Tuesday, February 28, 2012

Feelings about Truffles.

The fungus-y kind, not the generally-poorly-executed chocolate kind.

For dinner, I had leftovers from lunch. Lunch being pasta with truffle oil, portabella mushrooms, parm, breadcrumbs, and a slightly skimpy layer of "Wisconsin cheese sauce".

It looked much prettier at lunch. I was stuck in office park suburbia, and Noodles & Company was one of the better options. Yay Colorado entrepreneurs!

Colorado entrepreneurs are classy. They do things like make truffled mac n' cheese. I have a sense of humor, and like truffles, so I proceeded to bewilder the counter staff by actually ordering it. He was at first confused, and tried to sign me up for their bacon mac, but I persisted.

The embarrassing punch line is that it was actually pretty delicious.

I've never understood the weird fussiness that surrounds truffledom. Truffles absolutely stink. Supply, demand, blah blah blah, that's why they're pricey. But, in a culinary culture that reveres subtlety and minimalism as a sign of craft and refinement and maturity, that truffles are the quintessential food snob food is really odd. Truffles basically taste like umami and metal, with an acrid, mouth-filling burnt cheese note that's weirdly, impossibly nostalgic.

So, I think it's really awesome that Noodles has democratized truffle flavors. Truffles are so pungent, we should really think of it like garlic, not some fancy, inaccessible crap. Noodles' dish is at least as good as the (admittedly kind of sketchy) white truffle pasta I ate in Florence, for $20 less. I'll be eating it again sometime. Hopefully with a straight face.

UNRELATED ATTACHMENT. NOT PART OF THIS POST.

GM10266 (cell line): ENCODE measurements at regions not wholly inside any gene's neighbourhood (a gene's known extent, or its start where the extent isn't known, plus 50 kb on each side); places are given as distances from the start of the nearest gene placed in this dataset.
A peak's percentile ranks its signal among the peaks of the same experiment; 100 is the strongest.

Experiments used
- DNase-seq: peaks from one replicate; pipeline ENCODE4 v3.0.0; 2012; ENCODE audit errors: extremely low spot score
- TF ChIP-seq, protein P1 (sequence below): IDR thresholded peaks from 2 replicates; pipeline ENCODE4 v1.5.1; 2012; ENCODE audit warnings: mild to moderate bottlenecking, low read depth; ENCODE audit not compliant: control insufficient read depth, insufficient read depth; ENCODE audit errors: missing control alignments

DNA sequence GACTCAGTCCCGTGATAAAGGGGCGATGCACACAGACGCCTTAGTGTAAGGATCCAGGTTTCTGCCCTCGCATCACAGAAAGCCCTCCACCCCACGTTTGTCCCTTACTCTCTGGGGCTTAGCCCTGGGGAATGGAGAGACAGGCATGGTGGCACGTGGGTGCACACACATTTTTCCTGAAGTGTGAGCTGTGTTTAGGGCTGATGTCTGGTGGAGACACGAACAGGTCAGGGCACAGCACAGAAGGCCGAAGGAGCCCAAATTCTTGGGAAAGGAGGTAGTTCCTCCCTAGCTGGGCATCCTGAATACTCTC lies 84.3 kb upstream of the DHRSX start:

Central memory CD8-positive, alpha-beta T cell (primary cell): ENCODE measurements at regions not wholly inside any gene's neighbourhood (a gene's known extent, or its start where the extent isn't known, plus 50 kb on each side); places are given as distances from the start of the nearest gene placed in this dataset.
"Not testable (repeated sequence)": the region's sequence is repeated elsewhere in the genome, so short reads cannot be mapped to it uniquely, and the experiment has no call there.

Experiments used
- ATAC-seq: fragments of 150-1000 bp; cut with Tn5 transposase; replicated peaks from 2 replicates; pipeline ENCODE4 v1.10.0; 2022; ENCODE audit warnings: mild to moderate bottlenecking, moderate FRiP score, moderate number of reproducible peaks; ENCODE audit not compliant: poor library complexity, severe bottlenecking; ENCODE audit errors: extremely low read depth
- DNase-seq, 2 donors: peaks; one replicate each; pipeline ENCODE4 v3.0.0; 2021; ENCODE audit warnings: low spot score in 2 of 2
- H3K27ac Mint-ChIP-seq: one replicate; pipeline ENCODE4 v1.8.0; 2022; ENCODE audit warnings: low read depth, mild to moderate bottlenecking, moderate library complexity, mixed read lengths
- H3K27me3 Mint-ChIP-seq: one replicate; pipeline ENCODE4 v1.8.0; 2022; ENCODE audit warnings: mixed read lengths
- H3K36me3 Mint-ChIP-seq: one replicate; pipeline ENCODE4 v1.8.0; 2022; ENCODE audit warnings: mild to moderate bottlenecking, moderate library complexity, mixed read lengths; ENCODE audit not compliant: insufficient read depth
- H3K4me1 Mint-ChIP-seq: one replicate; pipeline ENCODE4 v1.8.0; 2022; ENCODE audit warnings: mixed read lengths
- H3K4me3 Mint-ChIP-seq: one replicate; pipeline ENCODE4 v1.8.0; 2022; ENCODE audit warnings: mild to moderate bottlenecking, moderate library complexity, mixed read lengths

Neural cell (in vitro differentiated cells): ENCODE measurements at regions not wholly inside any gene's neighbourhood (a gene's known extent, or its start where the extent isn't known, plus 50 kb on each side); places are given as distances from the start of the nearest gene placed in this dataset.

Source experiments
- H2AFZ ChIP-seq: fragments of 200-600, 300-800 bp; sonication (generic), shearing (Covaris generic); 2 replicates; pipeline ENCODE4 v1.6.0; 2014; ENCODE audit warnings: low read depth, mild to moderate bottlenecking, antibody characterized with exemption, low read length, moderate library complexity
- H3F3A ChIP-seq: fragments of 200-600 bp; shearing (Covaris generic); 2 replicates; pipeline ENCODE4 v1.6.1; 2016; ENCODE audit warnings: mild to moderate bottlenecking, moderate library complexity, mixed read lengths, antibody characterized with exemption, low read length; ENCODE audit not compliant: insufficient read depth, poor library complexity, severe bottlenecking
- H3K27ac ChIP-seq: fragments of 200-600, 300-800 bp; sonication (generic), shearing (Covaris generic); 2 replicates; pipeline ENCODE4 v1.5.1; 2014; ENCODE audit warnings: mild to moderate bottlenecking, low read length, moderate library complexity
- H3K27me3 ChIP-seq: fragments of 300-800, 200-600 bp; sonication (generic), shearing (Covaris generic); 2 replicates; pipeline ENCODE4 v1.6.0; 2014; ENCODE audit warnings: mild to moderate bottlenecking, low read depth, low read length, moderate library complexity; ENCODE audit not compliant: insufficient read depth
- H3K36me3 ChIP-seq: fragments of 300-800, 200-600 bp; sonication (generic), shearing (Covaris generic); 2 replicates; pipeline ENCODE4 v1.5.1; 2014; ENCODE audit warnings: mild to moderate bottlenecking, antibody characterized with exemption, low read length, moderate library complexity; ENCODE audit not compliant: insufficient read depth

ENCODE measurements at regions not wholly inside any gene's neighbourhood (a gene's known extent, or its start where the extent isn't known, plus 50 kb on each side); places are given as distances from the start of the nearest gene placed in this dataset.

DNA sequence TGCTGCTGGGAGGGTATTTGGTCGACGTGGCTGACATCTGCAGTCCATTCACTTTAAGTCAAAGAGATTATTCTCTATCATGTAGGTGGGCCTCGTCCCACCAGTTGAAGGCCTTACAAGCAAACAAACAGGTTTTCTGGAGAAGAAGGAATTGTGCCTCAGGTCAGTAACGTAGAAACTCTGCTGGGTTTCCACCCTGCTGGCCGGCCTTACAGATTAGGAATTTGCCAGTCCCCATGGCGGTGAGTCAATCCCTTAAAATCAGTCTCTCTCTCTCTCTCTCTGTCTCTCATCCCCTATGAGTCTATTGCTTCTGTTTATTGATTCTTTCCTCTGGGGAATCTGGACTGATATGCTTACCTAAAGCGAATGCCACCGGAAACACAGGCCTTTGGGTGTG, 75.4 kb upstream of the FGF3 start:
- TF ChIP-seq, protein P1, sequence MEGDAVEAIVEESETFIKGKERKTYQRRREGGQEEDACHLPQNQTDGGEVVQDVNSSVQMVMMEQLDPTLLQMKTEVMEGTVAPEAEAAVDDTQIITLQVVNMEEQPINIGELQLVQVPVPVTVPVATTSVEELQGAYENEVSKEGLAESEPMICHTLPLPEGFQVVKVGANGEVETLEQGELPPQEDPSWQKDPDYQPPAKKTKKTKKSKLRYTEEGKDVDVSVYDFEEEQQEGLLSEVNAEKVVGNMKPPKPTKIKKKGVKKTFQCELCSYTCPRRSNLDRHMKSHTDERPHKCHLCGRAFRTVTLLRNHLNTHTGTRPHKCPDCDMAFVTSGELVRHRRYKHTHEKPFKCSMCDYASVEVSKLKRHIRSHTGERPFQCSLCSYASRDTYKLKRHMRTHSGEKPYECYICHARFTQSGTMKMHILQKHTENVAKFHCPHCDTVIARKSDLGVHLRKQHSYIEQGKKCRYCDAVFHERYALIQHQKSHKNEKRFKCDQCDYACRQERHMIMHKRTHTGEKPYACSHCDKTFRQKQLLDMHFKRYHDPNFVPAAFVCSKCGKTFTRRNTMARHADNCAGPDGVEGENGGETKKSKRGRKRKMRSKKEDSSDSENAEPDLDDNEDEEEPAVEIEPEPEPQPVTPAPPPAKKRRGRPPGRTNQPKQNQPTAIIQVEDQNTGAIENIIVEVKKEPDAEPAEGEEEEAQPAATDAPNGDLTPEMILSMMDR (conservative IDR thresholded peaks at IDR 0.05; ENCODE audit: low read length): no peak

Thursday, February 23, 2012

Curd at Home

For breakfast, I had toast with butter & fruit curd, with some jasmine green tea to drink.

Breakfast (which is fundamentally different from brunch, should you wonder) is my least favorite meal of the day. I hate breakfast cereal, and can only handle oatmeal, yogurt, or other quaint "breakfasty" things on occasion. I usually either skip it, have some coffee or tea, forget about food completely, and wonder why I'm feeling faint at 2pm, or I suck it up and nosh a few pieces of toast. Today was the latter. And you know, homemade fruit curd made breakfast relatively tolerable.

I made it a few days back, the impetus being most of a bag of Meyer lemons left hanging around the house after a roast chicken dinner. I used Ina Garten's lemon curd recipe, but added a few strawberries, pureed and sieved, to the mix. The result was a candied Orange Julius-flavored curd that did not quite set. I'm not sure if it's due to the lower acid Meyers, or to the strawberries. Because of my storied history of egg-related mishaps, I actually did measure the temperature with a lab thermometer as I cooked, so I know that wasn't the issue.

At least it's not runny.

Regardless, it tastes unique and pretty fabulous. The remainder might end up in tarts, empanadas, or some sort of layered panna cotta goodness...I haven't decided yet.

Sunday, February 19, 2012

Impressive Cooking Project: Figs

So, I have a pretty picture of chocolate-covered figs, and not a ton to talk about. Hence "impressive cooking projects". I always feel like there are certain cooking things that are extremely easy, but freak out a lot of people. Maybe I'll start a series about this?

Pretty figs:

It was sort of an outgrowth of that Valentine's Day chocolate-covered strawberry nonsense. And I always see ridiculously pricey chocolate-covered figs at Whole Foods, so I was curious to make my own.

How easy is this?

1. You melt chocolate. Well, first find chocolate. I happened to use Whole Foods' house brand of semi-sweet chocolate chips, but fancier chocolate, or milk chocolate, or whatever, works fine. Please don't use that weird "chocolate candy coating" crap. That is not chocolate. Melt it in a double boiler, if you're being proper, but going slowly and stirring a lot works fine in the microwave, too.

2. Take it off the heat, if you're not microwaving. Dip figs (or strawberries, or whatever) into the chocolate by hand, or using a fondue fork. Whatever is practical. Melt it a little more if it starts to solidify.